Many of those who write metrical poetry object strenuously, sometimes vitriolically, to free verse (though Timothy Steele, my favorite living poet, is not among the offenders here, at least judging by his book Missing Measures). Personally I don't have anything against free verse, just as I don't have anything against people who play tennis without a net. And I think that some free verse is not tennis without a net -- well, perhaps with the net a little lower than usual. ;-) That doesn't mean that some of it is not beautiful and valuable -- more so than many things that happen to have been written with the net raised to its full height. I feel only that metrical poetry has a higher potential than non-metrical poetry. I think that many formalists are traditionalists when it comes to meters (gotta use that iambic pentameter), whereas I often or usually like verse that is original in its meters or rhythms. This is one reason I like John Enright's poetry so much -- it is not wedded to traditional meters -- the same goes for Langston Hughes and what I like of Theodore Roethke. Perhaps here as elsewhere I am more libertarian than conservative, because I like meter that is fluid and that fits the purpose of the poem (that is organic rather than conventional). I think there's a great deal of intrinsicism in the formalist agenda, which makes me rather uncomfortable.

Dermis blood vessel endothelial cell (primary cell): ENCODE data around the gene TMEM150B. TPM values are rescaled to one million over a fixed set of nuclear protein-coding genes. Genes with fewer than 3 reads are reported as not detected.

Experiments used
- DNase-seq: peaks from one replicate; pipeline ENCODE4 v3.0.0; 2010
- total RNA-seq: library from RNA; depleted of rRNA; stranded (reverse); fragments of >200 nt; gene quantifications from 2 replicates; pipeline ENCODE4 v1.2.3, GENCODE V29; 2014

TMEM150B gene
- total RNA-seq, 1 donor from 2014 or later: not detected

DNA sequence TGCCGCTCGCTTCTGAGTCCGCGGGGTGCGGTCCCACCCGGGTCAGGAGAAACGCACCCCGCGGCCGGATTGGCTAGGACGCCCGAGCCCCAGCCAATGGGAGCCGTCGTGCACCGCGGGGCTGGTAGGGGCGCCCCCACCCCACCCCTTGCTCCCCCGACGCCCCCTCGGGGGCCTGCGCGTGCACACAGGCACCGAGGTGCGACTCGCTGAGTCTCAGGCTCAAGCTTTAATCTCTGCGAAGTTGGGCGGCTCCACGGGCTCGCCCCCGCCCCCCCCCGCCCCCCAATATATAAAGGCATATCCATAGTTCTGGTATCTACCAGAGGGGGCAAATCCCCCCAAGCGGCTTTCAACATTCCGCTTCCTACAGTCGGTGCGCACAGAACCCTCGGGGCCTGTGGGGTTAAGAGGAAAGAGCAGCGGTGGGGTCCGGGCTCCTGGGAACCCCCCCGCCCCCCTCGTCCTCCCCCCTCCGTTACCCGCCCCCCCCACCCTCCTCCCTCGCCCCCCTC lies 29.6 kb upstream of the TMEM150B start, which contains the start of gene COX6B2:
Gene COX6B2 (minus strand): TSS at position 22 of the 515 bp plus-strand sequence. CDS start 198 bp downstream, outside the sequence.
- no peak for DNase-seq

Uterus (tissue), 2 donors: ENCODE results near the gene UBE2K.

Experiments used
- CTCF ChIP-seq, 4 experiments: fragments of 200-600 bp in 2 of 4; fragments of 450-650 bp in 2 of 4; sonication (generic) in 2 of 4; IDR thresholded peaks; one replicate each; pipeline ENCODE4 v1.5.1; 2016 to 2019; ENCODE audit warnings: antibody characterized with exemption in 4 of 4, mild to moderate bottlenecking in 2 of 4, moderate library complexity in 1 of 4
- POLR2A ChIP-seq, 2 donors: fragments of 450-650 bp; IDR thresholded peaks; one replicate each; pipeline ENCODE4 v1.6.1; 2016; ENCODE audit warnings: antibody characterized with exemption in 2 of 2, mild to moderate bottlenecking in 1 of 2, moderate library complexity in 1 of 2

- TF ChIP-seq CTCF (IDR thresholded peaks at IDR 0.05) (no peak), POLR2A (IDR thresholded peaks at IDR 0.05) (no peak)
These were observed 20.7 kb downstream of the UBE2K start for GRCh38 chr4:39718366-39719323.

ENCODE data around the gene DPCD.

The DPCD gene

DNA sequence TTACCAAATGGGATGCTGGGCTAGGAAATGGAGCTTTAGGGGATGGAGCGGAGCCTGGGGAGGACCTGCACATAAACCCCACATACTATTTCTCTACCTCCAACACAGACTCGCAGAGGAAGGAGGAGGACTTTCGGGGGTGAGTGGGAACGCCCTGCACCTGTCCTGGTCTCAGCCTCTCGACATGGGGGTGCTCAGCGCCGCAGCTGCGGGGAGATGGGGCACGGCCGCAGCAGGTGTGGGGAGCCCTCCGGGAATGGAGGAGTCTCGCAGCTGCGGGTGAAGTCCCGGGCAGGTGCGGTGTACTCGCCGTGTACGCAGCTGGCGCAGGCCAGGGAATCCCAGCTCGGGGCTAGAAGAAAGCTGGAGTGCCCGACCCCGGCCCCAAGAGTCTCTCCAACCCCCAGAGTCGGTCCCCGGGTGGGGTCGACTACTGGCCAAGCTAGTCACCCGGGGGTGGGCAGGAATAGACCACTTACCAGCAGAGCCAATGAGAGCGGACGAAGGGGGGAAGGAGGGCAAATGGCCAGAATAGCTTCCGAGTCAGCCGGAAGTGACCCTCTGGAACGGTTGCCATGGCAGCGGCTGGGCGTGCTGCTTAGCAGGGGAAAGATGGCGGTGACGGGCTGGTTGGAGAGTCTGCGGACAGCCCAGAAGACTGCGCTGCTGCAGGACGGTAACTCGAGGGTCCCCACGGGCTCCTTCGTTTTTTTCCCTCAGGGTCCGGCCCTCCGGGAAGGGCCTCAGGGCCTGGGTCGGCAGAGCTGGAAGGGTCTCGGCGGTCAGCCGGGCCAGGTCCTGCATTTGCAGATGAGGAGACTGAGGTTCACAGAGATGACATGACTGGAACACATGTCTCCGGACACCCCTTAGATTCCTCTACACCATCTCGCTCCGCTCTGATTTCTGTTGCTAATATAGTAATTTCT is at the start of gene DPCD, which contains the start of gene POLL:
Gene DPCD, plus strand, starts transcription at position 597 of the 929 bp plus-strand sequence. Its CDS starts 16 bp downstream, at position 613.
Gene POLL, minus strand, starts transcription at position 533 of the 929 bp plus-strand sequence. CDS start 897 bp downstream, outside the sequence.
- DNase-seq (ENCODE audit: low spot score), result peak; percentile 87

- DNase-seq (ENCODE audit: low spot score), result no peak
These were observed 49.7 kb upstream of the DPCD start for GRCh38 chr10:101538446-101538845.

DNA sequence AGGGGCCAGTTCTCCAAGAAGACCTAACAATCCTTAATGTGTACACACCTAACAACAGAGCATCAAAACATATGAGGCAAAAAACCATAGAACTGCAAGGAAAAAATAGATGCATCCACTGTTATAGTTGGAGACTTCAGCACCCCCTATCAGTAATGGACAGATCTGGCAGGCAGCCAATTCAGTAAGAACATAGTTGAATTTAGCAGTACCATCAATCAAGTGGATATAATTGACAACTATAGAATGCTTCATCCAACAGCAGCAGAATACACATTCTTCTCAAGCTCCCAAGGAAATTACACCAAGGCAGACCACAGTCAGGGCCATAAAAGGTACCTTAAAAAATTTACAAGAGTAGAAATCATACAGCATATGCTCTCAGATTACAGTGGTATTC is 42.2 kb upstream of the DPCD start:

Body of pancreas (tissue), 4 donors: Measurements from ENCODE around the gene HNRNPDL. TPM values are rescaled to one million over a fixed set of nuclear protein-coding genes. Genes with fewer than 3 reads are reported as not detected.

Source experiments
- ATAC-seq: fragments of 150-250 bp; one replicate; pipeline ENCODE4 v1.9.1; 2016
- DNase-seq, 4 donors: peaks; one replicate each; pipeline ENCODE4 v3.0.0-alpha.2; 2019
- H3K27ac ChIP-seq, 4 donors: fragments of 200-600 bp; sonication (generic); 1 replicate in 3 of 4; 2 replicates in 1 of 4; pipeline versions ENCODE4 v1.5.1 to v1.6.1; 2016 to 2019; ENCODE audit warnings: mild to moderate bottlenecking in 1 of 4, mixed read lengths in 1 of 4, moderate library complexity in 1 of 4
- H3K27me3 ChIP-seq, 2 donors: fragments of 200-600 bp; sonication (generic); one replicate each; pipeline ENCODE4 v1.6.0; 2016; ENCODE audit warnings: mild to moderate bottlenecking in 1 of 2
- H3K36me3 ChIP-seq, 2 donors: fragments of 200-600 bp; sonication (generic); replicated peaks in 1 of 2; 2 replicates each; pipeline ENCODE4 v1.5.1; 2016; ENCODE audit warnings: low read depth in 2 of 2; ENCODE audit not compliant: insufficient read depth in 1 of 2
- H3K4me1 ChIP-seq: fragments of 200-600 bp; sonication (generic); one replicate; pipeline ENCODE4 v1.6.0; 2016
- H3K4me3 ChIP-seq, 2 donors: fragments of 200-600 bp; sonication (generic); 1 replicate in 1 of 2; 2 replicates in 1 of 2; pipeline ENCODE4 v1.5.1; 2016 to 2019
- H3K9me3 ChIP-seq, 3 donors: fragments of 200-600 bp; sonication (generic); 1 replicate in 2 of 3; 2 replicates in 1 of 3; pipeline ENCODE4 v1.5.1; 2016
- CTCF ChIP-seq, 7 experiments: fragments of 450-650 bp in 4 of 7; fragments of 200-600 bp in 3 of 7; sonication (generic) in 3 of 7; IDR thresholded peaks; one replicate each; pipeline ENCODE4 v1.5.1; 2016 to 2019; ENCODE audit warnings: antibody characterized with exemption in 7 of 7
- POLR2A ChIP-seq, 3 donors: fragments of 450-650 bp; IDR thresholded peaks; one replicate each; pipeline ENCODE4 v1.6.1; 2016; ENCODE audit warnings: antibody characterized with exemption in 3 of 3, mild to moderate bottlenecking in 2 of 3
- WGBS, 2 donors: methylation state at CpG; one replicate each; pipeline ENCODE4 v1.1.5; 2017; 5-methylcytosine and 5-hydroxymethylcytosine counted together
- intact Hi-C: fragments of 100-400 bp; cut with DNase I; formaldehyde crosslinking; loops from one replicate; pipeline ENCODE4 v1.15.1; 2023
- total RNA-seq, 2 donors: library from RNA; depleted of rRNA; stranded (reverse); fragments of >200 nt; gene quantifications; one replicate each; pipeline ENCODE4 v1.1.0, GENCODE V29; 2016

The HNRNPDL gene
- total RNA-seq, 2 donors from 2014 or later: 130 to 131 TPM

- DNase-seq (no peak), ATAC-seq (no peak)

Peter Saint-Andre > Journal